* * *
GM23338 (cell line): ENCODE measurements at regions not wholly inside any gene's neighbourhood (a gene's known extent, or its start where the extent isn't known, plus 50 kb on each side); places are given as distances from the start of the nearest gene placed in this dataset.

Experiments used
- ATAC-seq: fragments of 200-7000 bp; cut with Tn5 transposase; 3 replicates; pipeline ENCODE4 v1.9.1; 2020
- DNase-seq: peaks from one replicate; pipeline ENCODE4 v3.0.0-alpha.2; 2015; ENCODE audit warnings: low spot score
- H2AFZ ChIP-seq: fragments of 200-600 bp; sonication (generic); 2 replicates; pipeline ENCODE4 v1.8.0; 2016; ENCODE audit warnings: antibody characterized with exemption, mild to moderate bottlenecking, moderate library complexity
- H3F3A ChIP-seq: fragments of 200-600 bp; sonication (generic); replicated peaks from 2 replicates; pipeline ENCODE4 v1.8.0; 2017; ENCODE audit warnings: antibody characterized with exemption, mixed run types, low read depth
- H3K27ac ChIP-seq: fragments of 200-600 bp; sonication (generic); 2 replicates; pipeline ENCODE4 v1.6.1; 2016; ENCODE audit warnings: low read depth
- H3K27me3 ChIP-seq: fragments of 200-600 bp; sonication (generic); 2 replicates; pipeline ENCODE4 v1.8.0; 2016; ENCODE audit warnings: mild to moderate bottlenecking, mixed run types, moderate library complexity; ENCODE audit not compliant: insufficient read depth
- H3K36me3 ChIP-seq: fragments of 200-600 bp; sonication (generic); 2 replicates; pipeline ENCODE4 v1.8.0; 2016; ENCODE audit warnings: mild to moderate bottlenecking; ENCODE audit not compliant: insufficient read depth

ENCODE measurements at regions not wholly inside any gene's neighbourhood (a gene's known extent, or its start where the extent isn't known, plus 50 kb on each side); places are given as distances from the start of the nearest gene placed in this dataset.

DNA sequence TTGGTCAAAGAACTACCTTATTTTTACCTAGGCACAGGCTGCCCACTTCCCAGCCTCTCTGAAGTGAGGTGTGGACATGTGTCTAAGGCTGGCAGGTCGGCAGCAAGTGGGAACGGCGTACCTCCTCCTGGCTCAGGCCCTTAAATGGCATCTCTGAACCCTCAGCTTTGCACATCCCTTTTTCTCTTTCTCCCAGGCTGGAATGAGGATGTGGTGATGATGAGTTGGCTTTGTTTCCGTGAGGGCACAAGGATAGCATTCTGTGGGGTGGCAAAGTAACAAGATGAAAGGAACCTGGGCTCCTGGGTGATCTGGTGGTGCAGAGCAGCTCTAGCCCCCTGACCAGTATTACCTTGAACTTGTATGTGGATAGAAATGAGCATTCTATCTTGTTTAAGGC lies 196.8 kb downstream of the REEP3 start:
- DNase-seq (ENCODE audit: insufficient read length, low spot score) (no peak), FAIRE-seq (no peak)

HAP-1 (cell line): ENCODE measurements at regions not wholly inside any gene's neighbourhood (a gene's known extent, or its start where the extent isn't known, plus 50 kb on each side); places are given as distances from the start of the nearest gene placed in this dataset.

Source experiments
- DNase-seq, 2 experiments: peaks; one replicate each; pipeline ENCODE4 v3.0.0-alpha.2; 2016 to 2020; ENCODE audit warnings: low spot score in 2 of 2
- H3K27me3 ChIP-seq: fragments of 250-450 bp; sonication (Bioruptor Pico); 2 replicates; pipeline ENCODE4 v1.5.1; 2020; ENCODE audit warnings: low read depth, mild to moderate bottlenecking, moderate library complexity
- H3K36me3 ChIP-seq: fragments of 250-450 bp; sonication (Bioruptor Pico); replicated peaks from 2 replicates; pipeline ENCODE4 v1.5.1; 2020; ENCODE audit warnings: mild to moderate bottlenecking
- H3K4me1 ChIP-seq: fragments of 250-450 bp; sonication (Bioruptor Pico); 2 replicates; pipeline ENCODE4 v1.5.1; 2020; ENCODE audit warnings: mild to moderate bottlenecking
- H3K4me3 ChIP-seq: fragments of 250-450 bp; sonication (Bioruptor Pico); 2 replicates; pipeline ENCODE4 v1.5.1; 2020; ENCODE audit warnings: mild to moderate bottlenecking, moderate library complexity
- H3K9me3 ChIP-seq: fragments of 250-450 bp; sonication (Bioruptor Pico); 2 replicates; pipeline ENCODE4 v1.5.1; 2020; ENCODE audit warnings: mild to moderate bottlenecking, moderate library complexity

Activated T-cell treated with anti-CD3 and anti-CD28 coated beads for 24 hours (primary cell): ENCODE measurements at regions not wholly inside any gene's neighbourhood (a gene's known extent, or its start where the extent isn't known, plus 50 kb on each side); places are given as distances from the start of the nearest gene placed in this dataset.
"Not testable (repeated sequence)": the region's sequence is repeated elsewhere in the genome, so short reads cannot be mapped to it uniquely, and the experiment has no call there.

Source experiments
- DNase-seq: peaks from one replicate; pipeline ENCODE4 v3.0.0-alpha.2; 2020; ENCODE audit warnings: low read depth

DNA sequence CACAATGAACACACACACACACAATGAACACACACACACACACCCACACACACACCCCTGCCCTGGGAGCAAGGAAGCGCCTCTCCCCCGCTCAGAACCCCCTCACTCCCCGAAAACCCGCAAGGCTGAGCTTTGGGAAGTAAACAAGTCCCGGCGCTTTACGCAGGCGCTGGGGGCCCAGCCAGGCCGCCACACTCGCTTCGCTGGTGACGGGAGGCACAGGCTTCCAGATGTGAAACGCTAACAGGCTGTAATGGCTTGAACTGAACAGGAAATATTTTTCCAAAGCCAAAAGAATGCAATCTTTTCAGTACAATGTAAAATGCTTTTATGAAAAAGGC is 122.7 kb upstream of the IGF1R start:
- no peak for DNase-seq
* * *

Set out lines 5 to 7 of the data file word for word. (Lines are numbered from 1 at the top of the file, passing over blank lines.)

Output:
- H2AFZ ChIP-seq: fragments of 200-600 bp; sonication (generic); 2 replicates; pipeline ENCODE4 v1.8.0; 2016; ENCODE audit warnings: antibody characterized with exemption, mild to moderate bottlenecking, moderate library complexity
- H3F3A ChIP-seq: fragments of 200-600 bp; sonication (generic); replicated peaks from 2 replicates; pipeline ENCODE4 v1.8.0; 2017; ENCODE audit warnings: antibody characterized with exemption, mixed run types, low read depth
- H3K27ac ChIP-seq: fragments of 200-600 bp; sonication (generic); 2 replicates; pipeline ENCODE4 v1.6.1; 2016; ENCODE audit warnings: low read depth